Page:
rock Alcatraz Island is, to to be sure, a lonely, inaccessible little rock; windblown, covered in seagull droppings, a mere wisp of an island.

Alcatraz Island as America's most feared Federal Prison was a response and an experiment. America's attitude of the day, after Prohibition and The Great Depression, was that the public was constantly threatened by crime, that law and order must be preserved and that extreme measures for the worst criminals must be taken, bar no expense.

Alcatraz became the end of the line for the worst offenders, criminals who attacked guards or those too famous for their own good. Alcatraz was also an experiment in isolation. While the government did consider land in Alaska for the site of their uberprison, the little island in the middle of the cold bay was too perfect and already a military prison, the very definition of isolation with San Francisco's city lights just out of reach.

Some of the punishment methods endured by prisoners at Alcatraz resemble torture: beatings with iron clubs, isolation, sensory deprivation, time spent in windy dungeons, bread and water diets. Life on "The Rock" meant hard labor and terrible conditions. From Alcatraz Prison Rules and Regulations: "You are entitled to food, clothing, shelter, and medical attention. Anything else you get is a privilege."

During the prison's lifetime, only thirty-six attempted to escape. Most were recaptured without incident, seven were shot and only one is unaccounted for. In June, 1962, two men escaped and were never heard from again. The currents of the San Francisco Bay would have swept their bodies out to sea, success was unlikely at best.

an-alcatraz-row-of-cells Some of the more famous guests of the state included Al Capone as well as George "Machine Gun" Kelly, members of Ma Barker's gang and Robert Franklin Stroud, otherwise known as the Birdman of Alcatraz. Stroud was a violent little man who was shipped off to Alcatraz in 1942, after having broken so many rules at Leavenworth. Most of the rules had to do with birds and breeding experiments and as punishment, he was sent to The Rock.

A staff of 90 guards to was required to guard the 260 or so prisoners on the island. Many of the guards, about two-thirds of the staff, lived with their families on the island. Apartment buildings and wood frame houses were built. The Warden lived in a large house on the island. The elaborate structure that is the prison consists of 330-odd cells.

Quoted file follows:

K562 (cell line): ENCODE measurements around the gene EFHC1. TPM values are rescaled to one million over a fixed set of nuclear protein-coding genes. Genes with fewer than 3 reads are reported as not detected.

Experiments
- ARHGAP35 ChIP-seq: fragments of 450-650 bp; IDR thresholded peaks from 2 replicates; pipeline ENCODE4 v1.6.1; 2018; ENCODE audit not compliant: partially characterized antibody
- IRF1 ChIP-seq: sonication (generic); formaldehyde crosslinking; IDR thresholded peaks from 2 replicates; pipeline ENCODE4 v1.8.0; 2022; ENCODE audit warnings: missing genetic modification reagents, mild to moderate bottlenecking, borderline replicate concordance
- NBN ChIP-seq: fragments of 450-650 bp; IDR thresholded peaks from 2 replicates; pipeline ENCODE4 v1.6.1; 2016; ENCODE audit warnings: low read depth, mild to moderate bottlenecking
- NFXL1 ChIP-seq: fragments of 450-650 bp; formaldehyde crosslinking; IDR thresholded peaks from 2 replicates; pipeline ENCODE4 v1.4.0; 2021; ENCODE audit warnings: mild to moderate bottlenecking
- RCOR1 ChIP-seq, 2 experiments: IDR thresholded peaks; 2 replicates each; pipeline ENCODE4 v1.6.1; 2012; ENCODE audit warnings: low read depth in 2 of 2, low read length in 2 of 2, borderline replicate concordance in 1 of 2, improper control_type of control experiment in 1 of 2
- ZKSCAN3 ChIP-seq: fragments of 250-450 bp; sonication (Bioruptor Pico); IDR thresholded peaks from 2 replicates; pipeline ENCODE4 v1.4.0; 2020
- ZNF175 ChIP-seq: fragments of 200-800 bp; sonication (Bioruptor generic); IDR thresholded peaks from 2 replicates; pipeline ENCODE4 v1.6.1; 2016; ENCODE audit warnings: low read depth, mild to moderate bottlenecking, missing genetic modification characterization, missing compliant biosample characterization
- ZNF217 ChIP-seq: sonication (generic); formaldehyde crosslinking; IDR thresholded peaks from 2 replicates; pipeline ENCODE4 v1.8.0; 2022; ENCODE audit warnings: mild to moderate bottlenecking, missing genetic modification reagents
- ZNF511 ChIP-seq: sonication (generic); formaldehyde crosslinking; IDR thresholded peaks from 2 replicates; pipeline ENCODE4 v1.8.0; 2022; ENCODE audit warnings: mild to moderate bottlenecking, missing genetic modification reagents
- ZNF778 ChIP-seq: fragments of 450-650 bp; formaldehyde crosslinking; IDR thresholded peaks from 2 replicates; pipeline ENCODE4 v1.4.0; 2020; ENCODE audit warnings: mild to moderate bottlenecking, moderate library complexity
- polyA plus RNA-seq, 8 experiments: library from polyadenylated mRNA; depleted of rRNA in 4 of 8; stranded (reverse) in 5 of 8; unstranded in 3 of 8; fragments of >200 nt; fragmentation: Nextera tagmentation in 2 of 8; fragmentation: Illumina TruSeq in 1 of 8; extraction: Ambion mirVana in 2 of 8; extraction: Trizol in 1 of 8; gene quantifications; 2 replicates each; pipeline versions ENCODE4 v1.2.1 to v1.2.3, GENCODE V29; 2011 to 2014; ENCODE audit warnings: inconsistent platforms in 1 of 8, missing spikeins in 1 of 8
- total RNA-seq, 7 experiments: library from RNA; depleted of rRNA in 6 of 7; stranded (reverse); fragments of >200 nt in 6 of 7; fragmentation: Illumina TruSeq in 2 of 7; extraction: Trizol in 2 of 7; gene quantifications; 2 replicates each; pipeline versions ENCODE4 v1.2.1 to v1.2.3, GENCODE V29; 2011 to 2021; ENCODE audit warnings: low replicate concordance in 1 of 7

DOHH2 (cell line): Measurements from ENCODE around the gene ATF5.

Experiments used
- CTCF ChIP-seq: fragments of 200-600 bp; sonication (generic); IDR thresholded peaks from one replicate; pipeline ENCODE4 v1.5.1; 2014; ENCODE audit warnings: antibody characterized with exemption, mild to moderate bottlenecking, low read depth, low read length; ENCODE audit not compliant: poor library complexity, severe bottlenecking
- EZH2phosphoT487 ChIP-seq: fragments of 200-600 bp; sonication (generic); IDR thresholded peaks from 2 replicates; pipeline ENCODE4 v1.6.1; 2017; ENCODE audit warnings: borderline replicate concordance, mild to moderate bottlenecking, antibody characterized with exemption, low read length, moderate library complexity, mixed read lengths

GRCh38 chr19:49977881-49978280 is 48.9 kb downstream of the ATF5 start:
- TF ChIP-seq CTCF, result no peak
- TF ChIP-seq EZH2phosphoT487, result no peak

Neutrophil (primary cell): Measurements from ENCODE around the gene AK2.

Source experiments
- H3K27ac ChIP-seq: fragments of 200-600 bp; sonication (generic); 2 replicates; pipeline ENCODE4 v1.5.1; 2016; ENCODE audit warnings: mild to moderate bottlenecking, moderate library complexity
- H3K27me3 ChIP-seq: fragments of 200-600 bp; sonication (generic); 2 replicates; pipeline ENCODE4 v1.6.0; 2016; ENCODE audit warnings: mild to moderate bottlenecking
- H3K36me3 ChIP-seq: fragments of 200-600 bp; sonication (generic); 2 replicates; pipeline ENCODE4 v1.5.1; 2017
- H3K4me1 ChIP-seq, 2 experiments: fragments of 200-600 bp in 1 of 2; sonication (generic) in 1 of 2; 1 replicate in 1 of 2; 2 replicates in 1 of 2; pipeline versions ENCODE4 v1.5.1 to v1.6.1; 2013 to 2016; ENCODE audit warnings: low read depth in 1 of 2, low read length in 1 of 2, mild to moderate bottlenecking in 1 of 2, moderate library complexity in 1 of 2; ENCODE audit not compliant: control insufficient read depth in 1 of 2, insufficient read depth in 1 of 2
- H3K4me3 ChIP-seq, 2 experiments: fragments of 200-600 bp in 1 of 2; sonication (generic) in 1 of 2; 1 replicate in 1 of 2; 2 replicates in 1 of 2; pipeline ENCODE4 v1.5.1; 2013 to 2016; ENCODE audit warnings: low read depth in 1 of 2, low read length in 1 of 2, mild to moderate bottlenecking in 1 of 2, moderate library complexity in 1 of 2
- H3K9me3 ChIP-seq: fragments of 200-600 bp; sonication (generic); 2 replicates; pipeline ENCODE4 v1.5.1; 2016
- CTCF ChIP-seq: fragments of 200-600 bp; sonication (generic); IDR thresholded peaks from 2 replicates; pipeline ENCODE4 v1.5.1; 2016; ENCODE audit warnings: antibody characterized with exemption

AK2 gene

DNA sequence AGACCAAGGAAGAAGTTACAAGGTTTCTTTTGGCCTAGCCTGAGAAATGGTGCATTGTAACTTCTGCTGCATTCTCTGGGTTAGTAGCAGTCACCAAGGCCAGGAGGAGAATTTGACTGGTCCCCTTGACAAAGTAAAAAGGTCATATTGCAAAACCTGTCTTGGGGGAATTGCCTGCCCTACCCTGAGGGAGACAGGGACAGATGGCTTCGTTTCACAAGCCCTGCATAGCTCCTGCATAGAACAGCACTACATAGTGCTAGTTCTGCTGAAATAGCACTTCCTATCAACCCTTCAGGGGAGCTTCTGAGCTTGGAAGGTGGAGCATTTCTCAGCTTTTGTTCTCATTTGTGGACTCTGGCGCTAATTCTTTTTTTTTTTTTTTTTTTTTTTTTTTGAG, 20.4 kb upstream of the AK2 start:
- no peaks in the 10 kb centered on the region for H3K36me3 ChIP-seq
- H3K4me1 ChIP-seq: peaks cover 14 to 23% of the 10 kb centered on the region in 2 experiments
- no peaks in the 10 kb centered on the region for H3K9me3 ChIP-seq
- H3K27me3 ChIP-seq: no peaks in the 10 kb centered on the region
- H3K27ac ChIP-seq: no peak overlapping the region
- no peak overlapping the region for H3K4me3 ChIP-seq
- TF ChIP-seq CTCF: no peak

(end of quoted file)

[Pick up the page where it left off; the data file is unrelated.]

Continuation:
In 1848, the end of the Mexican War allowed the United States to take possession of "Northern Mexico" which including Nevada, Arizona, New Mexico, Utah and California. Since this time, Alcatraz has served as a military fortress, one of the nation's most feared prisons and finally, after the buildings began to crumble, a national park.

The United States military became using Alcatraz as a fortress in 1850. President Fillmore signed an Executive Order to reserve lands around the San Francisco Bay, including Alcatraz Island, to be used for the purpose of guarding the area. Alcatraz sported several cannons with enormous balls and a lighthouse. In 1907, Alcatraz became simply "Branch, U.S. Military Prison" and ceased to be a fortress.

Alcatraz remained a prison until 1962 when America collectively warmed up to rehabilitation of prisoners and the Island's buildings became too dilapidated to maintain. Headlines all over the country read: ALCATRAZ CLOSES

indianswelcome On November 20, 1969, a group of Indians and supporters undertook a symbolic occupation of the island, claiming the island in the name of "Indians of All Tribes". The occupation, the third attempt in a series of such events, lasted 19 months. The government did their best to drive the Indians and college students away, shutting off power, surrounding the island with an (ineffective) barrier and removing their source of fresh water. Support for their position eventually waned due to rumors of beatings, damage to historical structures and the sale of copper pipes to raise money.

When two oil tankers crashed in early 1971, it was at first thought that the lack of a lighthouse was the cause and perhaps this is what spurred federal marshals, FBI agents, and special forces into removing women, children, and six remaining Indian men. The occupation ended in June, 1971, but not before American Indians received national attention.

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